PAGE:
Peter, for example, didn't seem to be the ideal captain, yet what his crew and subsequent crews managed to do has lasted over two thousand years and today has 1.3 billion people, not to mention the 300 million orthodox and 800 million protestants under the umbrella of “Christianity.”

Now there are many images or models of the Church: an institution with a structure, mystical body or people of God, servant, herald of the good news, and sacrament or sign of God's grace. No one model can fully capture the mystery of the Church.

Perhaps we might best describe the Church as a community of disciples who believe in God as Triune and in Jesus Christ as Son of God and redeemer, and who shape their lives according to that belief; a community which  ritually celebrates that belief in the Eucharist and recognizes the Bishop of Rome as the foundation of its unity.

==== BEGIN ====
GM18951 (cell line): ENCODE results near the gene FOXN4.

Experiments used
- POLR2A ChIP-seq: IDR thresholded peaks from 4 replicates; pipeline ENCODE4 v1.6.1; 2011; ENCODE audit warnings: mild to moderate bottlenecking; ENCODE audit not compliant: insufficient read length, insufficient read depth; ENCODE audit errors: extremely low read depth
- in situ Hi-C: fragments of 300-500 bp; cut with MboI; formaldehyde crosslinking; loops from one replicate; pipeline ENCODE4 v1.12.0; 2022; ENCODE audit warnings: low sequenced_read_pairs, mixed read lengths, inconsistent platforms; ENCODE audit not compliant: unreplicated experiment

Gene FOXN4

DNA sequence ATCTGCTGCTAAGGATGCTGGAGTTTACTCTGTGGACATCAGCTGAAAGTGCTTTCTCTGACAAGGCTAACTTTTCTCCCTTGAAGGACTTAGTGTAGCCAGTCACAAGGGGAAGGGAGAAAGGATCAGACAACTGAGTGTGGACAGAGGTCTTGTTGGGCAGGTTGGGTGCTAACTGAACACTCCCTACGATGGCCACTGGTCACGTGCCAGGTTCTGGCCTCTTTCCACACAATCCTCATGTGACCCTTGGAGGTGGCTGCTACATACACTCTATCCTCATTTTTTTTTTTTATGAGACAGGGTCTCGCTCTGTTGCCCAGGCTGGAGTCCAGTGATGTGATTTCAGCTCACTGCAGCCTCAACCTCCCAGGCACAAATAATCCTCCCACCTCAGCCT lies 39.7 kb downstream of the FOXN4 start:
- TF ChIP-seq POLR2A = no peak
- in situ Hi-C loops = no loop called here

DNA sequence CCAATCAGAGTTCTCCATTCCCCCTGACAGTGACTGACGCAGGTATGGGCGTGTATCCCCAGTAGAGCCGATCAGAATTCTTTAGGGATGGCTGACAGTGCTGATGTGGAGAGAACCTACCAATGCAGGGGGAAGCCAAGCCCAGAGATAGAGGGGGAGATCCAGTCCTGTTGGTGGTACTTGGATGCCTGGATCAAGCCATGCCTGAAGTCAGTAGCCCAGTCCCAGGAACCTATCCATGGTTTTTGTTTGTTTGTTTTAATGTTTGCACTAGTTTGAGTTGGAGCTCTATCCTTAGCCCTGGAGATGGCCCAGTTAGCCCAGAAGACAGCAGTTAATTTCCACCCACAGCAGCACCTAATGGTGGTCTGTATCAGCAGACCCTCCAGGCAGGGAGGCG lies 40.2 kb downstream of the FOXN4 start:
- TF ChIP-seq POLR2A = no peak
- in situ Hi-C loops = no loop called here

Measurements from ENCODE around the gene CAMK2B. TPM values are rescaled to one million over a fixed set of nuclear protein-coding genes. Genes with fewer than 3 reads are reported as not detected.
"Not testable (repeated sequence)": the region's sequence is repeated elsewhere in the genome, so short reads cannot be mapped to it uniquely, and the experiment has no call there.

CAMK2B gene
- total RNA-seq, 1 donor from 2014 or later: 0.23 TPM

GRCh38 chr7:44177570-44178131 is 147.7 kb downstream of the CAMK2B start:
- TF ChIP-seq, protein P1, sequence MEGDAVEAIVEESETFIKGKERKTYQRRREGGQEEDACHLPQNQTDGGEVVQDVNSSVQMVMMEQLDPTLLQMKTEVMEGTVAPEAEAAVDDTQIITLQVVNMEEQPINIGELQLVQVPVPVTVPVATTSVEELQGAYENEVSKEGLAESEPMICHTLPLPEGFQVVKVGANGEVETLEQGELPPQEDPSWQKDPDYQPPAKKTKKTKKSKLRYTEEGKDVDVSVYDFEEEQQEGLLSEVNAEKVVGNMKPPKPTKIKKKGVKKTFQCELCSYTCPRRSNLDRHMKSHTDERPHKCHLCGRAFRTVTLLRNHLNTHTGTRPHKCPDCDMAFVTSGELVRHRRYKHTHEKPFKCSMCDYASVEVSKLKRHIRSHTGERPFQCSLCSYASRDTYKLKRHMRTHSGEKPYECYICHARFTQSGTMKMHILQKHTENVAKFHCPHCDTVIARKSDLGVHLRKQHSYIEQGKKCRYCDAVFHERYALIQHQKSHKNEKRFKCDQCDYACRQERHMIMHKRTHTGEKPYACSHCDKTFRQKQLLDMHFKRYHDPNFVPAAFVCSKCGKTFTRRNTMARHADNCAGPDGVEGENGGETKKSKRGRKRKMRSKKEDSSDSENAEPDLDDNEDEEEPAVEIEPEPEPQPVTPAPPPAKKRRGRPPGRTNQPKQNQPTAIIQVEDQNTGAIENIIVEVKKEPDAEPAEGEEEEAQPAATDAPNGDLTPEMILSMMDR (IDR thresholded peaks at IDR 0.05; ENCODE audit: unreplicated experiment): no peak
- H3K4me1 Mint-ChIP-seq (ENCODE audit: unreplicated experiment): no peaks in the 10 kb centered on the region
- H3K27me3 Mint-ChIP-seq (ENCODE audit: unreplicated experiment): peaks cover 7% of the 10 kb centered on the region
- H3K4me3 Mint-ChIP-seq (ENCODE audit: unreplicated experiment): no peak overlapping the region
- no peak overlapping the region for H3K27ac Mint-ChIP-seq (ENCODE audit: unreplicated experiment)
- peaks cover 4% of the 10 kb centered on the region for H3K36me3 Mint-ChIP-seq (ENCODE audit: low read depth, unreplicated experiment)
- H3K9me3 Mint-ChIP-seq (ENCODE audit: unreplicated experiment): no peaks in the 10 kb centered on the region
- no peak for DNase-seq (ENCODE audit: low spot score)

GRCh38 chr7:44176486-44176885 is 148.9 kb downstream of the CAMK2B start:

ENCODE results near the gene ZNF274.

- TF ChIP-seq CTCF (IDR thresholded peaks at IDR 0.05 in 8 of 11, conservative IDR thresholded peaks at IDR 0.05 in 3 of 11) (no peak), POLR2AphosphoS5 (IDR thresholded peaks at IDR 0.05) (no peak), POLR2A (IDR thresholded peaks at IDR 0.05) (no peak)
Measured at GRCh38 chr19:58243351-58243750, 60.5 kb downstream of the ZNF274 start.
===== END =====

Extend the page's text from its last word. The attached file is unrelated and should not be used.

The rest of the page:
This community lives under a huge tent. Some people are good, others not so good. In fact, some make a mess out of their lives and leave a mess. And so, like so many other things in life, the Church lives with messiness and muddles through as best it can.

But we continually have to strive to do the right thing, to forgive ourselves and one another, to let go of feelings of resentment and bitterness, and as the prophet Micah said, “do the right and love goodness and walk humbly with our God.”

This community of disciples celebrates the awesome presence of the Living Christ especially in the word proclaimed and the sacrament celebrated. The same Spirit who transformed the disciples from cowards behind closed doors in Jerusalem into heroes proclaiming fearlessly that Jesus is alive, that same Spirit lives within this community, and can fire us up to do wonders for God if we will only let the Spirit do so.